Interview with Julia Smith | Sober Mum Club

I met Julia Smith online when she joined my closed Facebook group for Sober mums who are fed up with the wine culture surrounding mums. An ex-Head of Digital for Mirror Newspapers, Julia now runs her own PR consultancy business and has written about sobriety for numerous publications in the advertising industry, where drinking alcohol at events is the norm.

A self confessed ‘out and proud sober woman’ Julia writes about the joys of being sober and the benefits of partying without alcohol.

A huge thank you to Julia for sharing her story, I hope it will help you; whether you’re sober curious or sober yourself. Knowledge of the effects of alcohol on the mind, body and spirit is more available now than ever. If you want to know more, start with William Porter Alcohol Explained, it’s an eye opener!

The joys of being sober far outweigh the short term discomfort of feeling different in a culture that celebrates (or commiserates) every life event with booze.

INTRODUCING JULIA

Julia Smith is the Founder of Digital Trading Consultancy Ltd which specialises in digital communications, PR,  event management, digital  strategy, corporate voiceovers, sales training and marketing; expert knowledge in  brand safety, fraud prevention, ethical trading, programmatic trading, and ad trading. 

She started her career in digital advertising at Dennis Publishing 24 years ago and has been at the heart of the changing digital media landscape ever since. Julia has held major commercial roles both agency and media side including Associated Newspapers, The Mirror Group Newspapers, Dennis Publishing, Harvest Digital, IAB, Nexus Business Media and UPC Media.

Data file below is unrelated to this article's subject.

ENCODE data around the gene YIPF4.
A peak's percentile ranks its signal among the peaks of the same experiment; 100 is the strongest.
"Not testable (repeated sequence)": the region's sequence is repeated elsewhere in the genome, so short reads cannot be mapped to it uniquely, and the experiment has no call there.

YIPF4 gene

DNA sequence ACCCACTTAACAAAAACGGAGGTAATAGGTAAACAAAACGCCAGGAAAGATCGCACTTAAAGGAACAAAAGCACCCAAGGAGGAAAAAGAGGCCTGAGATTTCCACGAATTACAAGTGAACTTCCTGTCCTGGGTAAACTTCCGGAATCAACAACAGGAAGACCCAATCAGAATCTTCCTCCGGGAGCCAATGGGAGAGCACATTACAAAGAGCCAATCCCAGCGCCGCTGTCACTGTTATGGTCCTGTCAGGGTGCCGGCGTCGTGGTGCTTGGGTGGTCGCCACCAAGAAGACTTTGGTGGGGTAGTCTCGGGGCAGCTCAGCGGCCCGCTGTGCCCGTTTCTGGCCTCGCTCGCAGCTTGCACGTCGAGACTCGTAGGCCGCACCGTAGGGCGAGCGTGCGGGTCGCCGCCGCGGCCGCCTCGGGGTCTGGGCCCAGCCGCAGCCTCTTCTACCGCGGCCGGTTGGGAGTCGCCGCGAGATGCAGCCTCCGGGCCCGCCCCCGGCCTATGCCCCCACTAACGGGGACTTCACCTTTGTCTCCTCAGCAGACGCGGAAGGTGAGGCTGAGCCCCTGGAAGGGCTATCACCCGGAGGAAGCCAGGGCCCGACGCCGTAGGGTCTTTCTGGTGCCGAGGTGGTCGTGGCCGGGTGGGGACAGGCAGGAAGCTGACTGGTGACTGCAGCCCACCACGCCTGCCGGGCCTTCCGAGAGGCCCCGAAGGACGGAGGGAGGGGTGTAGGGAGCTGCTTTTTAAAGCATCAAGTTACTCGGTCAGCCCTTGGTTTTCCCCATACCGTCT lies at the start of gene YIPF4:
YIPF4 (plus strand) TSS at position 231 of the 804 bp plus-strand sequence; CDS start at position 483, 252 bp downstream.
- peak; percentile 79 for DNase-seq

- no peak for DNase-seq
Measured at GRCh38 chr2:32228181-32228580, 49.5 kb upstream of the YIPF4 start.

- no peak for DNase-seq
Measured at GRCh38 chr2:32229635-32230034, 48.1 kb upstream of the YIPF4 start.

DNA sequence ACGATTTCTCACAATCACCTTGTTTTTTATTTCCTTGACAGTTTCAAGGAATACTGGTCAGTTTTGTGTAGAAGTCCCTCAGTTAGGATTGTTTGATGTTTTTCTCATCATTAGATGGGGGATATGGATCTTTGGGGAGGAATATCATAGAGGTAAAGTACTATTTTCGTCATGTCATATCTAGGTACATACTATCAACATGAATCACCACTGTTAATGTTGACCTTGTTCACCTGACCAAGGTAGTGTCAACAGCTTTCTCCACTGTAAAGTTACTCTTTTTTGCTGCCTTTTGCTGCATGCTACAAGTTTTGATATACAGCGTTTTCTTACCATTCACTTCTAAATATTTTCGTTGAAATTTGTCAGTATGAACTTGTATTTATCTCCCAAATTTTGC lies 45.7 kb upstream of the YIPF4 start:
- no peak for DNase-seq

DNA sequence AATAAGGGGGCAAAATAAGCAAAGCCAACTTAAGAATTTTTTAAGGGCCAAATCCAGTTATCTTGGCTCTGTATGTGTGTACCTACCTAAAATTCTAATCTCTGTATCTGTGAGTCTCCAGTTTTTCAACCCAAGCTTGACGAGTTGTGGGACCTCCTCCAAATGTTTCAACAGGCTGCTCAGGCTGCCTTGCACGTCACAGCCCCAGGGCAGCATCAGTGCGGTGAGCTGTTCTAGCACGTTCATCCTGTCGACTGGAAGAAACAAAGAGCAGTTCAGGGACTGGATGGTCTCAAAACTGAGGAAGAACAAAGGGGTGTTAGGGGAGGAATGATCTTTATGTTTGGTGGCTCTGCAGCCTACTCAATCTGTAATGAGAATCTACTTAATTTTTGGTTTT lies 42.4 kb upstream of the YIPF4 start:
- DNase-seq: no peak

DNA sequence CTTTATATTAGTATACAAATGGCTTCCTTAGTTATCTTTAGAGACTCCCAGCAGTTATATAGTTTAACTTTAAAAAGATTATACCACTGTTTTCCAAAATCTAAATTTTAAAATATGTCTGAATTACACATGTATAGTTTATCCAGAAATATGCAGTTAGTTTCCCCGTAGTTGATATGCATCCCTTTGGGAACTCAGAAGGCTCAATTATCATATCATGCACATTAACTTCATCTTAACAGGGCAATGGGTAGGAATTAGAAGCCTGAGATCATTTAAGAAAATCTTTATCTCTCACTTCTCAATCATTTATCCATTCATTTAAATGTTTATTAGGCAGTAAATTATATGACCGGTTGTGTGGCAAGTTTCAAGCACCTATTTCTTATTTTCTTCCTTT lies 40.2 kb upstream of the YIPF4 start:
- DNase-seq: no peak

Having decided to become a non-drinker at the start of March, Julia has written a number of articles on the sober revolution within the advertising industry and is an active member of FFS (Fish Followers Society), Sober Mums Club and Club Soda.

Over to Julia….

MY SOBER JOURNEY

This week I hit 5 months as a non-drinker, and I wanted to share my experience of living a sober life because none of my fears about living alcohol free came true. Not a single one.

When I was a drinker, I wanted to be a louder, funnier, skinnier version of myself. Instead, I ended up being a tired, flat and bloated person. I realised that I was enduring life rather than enjoying it. 

I have bad days, but I face them head on because being sober means I can be thoughtful and optimistic about making a bad situation better. Over the last 5 months, there have been moments when I have felt a craving, but I have read enough quit lit to know to ride out the feeling. Think of it like a sports massage. At first it is mildly uncomfortable, and your body is tense but after an hour, you leave feeling relaxed, energised and pain free. 

That is how I now feel daily. I know that alcohol is nothing more than a quick fix with an instant high but a lifelong low. When you are sober, the highs are higher, and the lows really don’t ever feel as low. 

One of my recommendations would be to embrace and own your sobriety. I work in the advertising industry, so I am surrounded by alcohol all the time and I needed to feel happy in any situation where the wine was freely flowing from day 1. I went to an Allen Carr seminar which teaches the Easyway method to stop drinking and leaves you having JOMO (joy of missing out) and not FOMO! I love socialising and believe that if the people, atmosphere, venue, entertainment and conversation are all good, then it makes no difference what liquid I happen to have in my glass. A boring evening will still be boring with a glass of wine. You just won’t remember it! What I have learnt is that when I’m tired; I sleep. If I feel overwhelmed with work; I take time out. If I have had enough of socialising for one day; I go home and chill. 

Wine was woven into nearly every aspect of my life: long day? Wine. Bad day? Wine. Something to celebrate? Wine. Play date with kids and mums? Wine. Cinema? Wine. Wine tasting? Well, wine of course!